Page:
A rapidly rotating column of air extending vertically from the surface to the base of a cumuliform cloud...

Detection/inference from radar

 One of the biggest advancements of remote sensing (via radars) came with the discovery of Doppler shift measurable by weather radars. In the United States, the weather radar network, commonly referred to as "NEXRAD" utilized by the National Weather Service, Federal Aviation Administration and the Department of Defense, upgraded the national network to estimate this Doppler shift. These upgraded radars are called the WSR-88D. In doing so, the radar network was able to also make an estimate about the velocity of particles in the air either moving toward or away from the radar.

Legacy algorithms

 This set the stage for some of the early work for being able to use the WSR-88D radar for determining the location of tornadoes, particularly in supercell thunderstorms (the most dangerous variant of thunderstorms on Earth). In a nutshell, if a storm is exhibiting rotation, which is necessary for a tornado, we should be able to observe this in the radial velocity afforded by Doppler frequency shift. How? That's the million dollar question! Let's explore a theoretical tornado, and then look at a real example.

Our "tornado" is occurring and splitting between two rays of the radar beam.

Example of tornado between two radar beamsOn the right side, scatterers/particles caught in the flow of the tornado are moving away from the radar and are generally colored in shades of red. While on the left side, scatterers/particles caught in the flow of the tornado are generally moving toward the radar and typically colored in shades of green or blue. This is known as "gate-to-gate" shear and is a classic sign of rotation in a radar with the ability to signal process the Doppler frequencies.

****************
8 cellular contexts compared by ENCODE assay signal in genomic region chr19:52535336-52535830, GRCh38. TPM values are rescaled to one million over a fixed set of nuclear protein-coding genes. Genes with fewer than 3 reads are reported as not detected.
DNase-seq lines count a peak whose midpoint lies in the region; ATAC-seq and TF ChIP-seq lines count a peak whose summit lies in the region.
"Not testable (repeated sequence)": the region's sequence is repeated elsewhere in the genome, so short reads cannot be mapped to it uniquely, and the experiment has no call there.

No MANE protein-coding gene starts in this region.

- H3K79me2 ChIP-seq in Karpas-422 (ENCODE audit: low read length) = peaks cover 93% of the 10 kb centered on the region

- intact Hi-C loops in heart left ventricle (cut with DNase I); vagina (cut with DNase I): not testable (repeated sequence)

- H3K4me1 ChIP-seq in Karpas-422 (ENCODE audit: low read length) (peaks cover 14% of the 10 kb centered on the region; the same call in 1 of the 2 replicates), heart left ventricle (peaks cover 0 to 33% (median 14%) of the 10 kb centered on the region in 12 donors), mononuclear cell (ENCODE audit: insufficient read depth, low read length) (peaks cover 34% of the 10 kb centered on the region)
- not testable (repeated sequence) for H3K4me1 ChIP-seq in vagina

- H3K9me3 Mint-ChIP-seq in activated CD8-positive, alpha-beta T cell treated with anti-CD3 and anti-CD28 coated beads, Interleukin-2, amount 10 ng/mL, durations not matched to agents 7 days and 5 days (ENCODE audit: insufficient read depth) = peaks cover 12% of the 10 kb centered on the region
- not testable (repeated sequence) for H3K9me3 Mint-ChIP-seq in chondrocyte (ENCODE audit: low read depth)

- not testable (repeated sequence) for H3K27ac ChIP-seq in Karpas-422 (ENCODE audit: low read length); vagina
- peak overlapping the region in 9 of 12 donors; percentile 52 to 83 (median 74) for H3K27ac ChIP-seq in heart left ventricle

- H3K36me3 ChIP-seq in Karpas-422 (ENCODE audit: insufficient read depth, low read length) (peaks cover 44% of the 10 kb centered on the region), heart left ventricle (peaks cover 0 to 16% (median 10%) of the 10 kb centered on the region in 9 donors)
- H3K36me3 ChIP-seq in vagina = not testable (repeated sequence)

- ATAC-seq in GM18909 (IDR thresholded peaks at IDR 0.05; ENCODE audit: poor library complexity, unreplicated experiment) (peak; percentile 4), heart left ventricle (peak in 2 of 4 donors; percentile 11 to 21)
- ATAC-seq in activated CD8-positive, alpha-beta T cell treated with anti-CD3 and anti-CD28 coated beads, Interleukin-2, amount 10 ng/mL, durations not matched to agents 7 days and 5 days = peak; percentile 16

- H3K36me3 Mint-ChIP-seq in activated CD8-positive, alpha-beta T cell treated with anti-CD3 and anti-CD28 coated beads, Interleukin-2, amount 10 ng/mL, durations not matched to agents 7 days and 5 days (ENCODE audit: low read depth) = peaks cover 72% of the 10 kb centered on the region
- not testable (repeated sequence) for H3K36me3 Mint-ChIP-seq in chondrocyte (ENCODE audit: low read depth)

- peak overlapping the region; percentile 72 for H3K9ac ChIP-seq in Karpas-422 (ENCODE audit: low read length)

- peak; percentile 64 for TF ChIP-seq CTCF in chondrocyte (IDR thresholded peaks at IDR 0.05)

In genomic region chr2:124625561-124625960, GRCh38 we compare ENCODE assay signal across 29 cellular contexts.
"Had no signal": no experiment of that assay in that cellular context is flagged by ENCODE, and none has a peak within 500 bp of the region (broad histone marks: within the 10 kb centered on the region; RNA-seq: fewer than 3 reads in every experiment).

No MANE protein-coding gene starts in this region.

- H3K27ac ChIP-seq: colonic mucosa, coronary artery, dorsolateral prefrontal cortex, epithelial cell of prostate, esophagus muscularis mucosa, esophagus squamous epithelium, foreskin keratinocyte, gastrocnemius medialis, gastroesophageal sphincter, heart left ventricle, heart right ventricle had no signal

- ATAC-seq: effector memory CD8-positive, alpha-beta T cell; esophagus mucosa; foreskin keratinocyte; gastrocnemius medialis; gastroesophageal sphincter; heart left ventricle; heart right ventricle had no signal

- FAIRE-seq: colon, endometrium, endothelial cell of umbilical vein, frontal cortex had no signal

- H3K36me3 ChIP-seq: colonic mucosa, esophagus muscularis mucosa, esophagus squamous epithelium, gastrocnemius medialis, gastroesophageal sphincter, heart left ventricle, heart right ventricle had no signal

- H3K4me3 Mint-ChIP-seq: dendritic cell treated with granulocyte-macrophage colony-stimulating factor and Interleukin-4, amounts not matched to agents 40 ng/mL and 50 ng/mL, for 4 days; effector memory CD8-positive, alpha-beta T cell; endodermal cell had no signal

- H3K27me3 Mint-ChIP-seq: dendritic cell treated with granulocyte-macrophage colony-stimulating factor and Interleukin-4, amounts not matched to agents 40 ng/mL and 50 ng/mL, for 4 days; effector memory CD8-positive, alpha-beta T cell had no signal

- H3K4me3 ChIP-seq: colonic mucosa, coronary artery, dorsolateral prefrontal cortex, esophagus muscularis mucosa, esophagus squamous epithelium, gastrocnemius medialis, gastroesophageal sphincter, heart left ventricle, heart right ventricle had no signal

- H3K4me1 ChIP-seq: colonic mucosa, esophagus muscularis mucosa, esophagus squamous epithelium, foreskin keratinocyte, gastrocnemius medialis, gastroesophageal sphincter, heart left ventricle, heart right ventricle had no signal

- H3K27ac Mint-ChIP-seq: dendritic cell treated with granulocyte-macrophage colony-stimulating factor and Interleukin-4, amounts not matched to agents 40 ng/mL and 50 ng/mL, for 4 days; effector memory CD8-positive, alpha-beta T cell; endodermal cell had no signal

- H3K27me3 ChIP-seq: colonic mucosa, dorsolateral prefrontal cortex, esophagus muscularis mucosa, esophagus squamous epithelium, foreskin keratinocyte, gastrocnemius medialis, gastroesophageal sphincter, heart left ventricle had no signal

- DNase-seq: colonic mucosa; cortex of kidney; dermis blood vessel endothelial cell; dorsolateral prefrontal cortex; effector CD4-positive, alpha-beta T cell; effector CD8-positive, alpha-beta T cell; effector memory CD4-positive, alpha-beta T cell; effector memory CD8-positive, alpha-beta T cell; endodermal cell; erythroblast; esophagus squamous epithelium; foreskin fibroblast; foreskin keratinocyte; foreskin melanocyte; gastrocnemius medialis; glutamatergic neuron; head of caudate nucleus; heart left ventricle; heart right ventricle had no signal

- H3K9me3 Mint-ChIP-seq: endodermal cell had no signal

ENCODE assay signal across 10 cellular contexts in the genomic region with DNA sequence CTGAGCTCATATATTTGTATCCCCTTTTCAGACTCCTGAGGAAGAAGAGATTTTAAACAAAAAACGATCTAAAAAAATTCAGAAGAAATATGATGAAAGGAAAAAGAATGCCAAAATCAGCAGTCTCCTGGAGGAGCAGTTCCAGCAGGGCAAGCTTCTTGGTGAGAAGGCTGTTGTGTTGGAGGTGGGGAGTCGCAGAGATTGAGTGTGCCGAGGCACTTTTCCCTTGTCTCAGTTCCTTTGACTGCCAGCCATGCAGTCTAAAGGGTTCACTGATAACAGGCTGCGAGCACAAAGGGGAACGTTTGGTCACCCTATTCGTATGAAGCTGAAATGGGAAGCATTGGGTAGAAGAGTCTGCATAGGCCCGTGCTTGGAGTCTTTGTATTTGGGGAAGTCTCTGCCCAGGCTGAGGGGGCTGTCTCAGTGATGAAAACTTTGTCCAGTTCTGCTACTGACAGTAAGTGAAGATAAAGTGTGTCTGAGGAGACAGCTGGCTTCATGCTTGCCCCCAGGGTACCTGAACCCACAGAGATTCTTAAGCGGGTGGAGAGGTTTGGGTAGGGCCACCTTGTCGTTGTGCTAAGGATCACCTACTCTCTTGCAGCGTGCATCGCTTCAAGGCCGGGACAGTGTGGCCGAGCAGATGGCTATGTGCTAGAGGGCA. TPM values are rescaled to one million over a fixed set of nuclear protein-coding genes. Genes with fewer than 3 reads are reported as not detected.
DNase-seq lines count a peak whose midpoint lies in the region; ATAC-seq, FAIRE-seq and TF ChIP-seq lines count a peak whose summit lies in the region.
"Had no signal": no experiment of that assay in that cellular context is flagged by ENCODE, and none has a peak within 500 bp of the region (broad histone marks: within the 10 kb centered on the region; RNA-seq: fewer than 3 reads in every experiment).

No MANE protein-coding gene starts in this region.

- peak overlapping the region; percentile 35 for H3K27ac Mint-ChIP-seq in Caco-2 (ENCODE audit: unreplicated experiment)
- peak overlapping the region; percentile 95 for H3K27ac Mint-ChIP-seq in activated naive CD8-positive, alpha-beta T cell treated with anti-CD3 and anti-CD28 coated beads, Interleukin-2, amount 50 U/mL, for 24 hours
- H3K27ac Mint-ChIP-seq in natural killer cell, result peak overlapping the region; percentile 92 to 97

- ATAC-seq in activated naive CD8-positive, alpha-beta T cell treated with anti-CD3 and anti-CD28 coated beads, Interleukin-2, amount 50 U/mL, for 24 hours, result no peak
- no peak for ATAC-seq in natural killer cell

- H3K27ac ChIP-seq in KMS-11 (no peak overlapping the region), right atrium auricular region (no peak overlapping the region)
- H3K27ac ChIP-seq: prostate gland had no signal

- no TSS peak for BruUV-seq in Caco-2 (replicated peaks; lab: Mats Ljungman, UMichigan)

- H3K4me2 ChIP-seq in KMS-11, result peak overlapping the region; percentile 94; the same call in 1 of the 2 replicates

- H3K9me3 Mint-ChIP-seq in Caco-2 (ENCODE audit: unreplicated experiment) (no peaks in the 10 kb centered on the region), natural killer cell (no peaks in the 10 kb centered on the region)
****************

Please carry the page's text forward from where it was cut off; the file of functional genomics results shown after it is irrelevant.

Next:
With this in our belt of tools, let's shift gears to look at an ongoing tornado using real radar data. Tornado vortex signature, velocity. Here, in the circled section we can see red colors, indicating the scatterers moving away from the radar, right next to green colors which we know to be scatterers moving toward the radar.

Polarimetric algorithms

Around 2012, the NEXRAD radar network underwent yet another upgrade, to give the radar polarimetric capabilities. After this upgrade, new insights into tornadic storms and rotating storms became possible.

Diagnostic indicators

With the advent of polarimetric capability, one of those most clear indicators of a tornado on the ground causing structural damage was now possible. By using the correlation coefficient (commonly referred to as RhoHV) debris within a tornado can become strikingly obvious. This "debris signature" can act as an indicator to a meteorologist that a tornado is on the ground and causing damage, which can aid in clarifying emergency messaging to first-responders, emergency managers, and media outlets, just to name a few. Tornado debris signature, reflectivity. Looking now to real data, in the above image, we see reflectivity. Note the circled area of higher values. In the image below, the circle is in the same area with extremely low values of RhoHV. This indicates that in that area the radar is sampling a high variation of things, or debris. Tornado debris signature, rho HV

Potential prognostic indicators

Some of the most powerful indicators that polarimetric radars give us insight into are that of low-level shear, which is necessary for rotation in supercell storms. Without shear, storms can't acquire the rotation they need to become tornadic. While this area of research is in its infancy, GWG has been part of this work from as early as 2012 and sees potential in the application of this science to our nowcasting and forecasting products. 

Take me back to the learning resources!


American Meteorological Society, 2012: AMS Glossary. Accessed March 2023,

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